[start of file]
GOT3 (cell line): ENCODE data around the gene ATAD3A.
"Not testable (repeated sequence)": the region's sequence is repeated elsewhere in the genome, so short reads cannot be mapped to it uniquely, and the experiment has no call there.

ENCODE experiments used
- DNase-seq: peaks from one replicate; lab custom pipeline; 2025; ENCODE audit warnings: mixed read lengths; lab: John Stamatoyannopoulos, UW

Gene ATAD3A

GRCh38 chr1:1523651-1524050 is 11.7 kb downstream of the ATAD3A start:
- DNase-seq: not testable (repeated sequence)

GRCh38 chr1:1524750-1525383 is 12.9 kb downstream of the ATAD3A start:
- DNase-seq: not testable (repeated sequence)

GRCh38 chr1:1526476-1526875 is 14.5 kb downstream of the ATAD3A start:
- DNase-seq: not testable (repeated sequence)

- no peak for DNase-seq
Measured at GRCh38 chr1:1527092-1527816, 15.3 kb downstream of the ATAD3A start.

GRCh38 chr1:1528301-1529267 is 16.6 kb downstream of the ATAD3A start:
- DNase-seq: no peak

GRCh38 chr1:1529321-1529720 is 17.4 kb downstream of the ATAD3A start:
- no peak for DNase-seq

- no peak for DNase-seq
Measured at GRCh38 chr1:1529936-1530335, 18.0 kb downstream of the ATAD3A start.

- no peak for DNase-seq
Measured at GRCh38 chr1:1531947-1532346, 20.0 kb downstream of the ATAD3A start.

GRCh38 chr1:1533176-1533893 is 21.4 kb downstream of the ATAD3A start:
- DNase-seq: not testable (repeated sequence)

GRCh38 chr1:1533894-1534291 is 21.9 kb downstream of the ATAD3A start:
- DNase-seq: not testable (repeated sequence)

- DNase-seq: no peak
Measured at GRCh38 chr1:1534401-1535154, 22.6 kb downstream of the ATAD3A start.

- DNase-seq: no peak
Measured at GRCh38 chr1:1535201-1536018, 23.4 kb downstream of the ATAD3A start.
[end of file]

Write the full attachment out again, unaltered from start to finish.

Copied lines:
GOT3 (cell line): ENCODE data around the gene ATAD3A.
"Not testable (repeated sequence)": the region's sequence is repeated elsewhere in the genome, so short reads cannot be mapped to it uniquely, and the experiment has no call there.

ENCODE experiments used
- DNase-seq: peaks from one replicate; lab custom pipeline; 2025; ENCODE audit warnings: mixed read lengths; lab: John Stamatoyannopoulos, UW

Gene ATAD3A

GRCh38 chr1:1523651-1524050 is 11.7 kb downstream of the ATAD3A start:
- DNase-seq: not testable (repeated sequence)

GRCh38 chr1:1524750-1525383 is 12.9 kb downstream of the ATAD3A start:
- DNase-seq: not testable (repeated sequence)

GRCh38 chr1:1526476-1526875 is 14.5 kb downstream of the ATAD3A start:
- DNase-seq: not testable (repeated sequence)

- no peak for DNase-seq
Measured at GRCh38 chr1:1527092-1527816, 15.3 kb downstream of the ATAD3A start.

GRCh38 chr1:1528301-1529267 is 16.6 kb downstream of the ATAD3A start:
- DNase-seq: no peak

GRCh38 chr1:1529321-1529720 is 17.4 kb downstream of the ATAD3A start:
- no peak for DNase-seq

- no peak for DNase-seq
Measured at GRCh38 chr1:1529936-1530335, 18.0 kb downstream of the ATAD3A start.

- no peak for DNase-seq
Measured at GRCh38 chr1:1531947-1532346, 20.0 kb downstream of the ATAD3A start.

GRCh38 chr1:1533176-1533893 is 21.4 kb downstream of the ATAD3A start:
- DNase-seq: not testable (repeated sequence)

GRCh38 chr1:1533894-1534291 is 21.9 kb downstream of the ATAD3A start:
- DNase-seq: not testable (repeated sequence)

- DNase-seq: no peak
Measured at GRCh38 chr1:1534401-1535154, 22.6 kb downstream of the ATAD3A start.

- DNase-seq: no peak
Measured at GRCh38 chr1:1535201-1536018, 23.4 kb downstream of the ATAD3A start.